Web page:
Good luck!
              Ben
              • 4. Re: Cross entity reasoning in Excel
                935013
                Hi Ben,


                I really don't think I can use cross entity referencing in Excel. You are right it seems it will come down to my data model. I verified I can achieve half of my objective (separating the aspired program and awarded qualification into two entities) and it worked so long as one is contained by the other as you suggested.

                Here's the revisions of the data model:

                Model 1 - the qualification entity contains a union of aspired program and awarded qualification
                the applicant
                - the exempted course (one-to-many containment)
                - the qualification (one-to-many containment)

                Model 2 - broke-down the qualification entity into two same level entities contained by the applicant
                the applicant
                - the exempted course (one-to-many containment)
                - the aspired program (one-to-many containment)
                - the awarded qualification (one-to-many containment)

                Model 3 - the awarded qualification contained by the aspired program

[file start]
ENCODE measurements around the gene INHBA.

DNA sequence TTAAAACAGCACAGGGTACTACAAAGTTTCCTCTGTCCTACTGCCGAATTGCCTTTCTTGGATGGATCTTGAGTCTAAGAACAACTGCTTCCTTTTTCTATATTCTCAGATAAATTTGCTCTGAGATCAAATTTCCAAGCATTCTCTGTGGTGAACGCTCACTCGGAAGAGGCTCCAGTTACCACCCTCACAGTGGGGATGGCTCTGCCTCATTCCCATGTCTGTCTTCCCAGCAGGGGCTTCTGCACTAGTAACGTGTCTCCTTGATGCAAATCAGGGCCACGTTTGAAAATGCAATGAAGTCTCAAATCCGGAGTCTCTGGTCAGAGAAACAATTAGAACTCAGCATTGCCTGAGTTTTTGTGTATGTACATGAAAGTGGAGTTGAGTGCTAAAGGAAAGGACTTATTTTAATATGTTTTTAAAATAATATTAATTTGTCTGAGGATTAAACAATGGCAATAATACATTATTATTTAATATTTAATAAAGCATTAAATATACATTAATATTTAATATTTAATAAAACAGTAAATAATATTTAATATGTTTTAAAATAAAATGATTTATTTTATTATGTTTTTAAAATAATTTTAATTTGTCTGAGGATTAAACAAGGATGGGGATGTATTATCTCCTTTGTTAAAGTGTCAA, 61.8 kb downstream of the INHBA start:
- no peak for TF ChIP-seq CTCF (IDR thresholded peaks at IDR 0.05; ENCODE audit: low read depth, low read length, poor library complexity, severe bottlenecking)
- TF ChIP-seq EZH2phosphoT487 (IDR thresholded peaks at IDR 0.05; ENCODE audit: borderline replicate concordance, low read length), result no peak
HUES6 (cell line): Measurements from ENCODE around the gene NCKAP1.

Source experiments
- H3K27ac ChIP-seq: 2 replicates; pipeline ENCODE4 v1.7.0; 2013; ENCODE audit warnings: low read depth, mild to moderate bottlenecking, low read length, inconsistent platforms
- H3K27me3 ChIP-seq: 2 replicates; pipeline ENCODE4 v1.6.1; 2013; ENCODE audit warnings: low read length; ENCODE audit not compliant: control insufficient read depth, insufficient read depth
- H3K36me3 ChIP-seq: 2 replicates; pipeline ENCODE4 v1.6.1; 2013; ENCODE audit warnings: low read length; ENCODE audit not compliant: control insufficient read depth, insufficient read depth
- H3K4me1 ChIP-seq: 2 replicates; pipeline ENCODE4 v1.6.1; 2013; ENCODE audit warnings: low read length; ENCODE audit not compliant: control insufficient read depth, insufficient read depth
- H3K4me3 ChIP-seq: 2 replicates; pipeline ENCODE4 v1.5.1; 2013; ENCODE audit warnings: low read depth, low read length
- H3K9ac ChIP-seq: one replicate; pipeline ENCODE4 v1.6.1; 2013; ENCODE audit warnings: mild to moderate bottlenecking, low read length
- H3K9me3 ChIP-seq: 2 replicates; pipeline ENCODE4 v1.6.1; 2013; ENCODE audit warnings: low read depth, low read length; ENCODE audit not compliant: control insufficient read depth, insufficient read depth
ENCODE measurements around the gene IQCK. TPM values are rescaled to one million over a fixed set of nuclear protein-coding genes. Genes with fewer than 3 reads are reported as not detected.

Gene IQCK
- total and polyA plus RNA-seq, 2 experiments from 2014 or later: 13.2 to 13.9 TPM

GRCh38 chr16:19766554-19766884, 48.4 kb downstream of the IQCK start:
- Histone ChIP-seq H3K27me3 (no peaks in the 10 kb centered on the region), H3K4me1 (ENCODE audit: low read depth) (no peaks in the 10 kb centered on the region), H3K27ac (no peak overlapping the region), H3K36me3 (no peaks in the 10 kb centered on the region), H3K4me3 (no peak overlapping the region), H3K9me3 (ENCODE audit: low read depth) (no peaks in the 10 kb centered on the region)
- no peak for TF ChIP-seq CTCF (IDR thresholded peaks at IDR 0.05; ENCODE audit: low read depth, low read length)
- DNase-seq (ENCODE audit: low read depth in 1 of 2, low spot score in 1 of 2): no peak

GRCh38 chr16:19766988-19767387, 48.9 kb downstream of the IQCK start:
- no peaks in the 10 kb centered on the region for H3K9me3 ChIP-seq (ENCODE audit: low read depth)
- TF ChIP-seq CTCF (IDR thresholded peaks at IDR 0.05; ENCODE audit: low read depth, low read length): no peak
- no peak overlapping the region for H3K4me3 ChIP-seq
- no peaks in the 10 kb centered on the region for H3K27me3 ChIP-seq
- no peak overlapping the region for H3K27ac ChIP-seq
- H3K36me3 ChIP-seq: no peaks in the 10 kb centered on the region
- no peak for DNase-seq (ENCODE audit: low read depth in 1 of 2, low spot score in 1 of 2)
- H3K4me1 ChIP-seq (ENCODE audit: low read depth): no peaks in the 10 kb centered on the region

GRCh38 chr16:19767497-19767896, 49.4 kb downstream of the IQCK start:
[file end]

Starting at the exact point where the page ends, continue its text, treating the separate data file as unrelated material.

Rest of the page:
the applicant
                - the exempted course (one-to-many containment)
                - the aspired program (one-to-many containment)
                -- the awarded qualification (one-to-many containment)

                Model 3 essentially has the same number of rows being sent to OPA as in Model 1. However, it has a better structure. So in PeopleSoft we agreed that we will just repeat attaching the awarded qualification as a subset of aspired program and avoiding a union.

                the exempted course entity meanwhile contains inferred entity instances achieved by validating the awarded qualification against the aspired programs.

                Thank you for your help. If you have more suggestions please advise me.

                Regards,
                Jerome
                • 5. Re: Cross entity reasoning in Excel
                  Ben Rogers
                  Hi Jerome,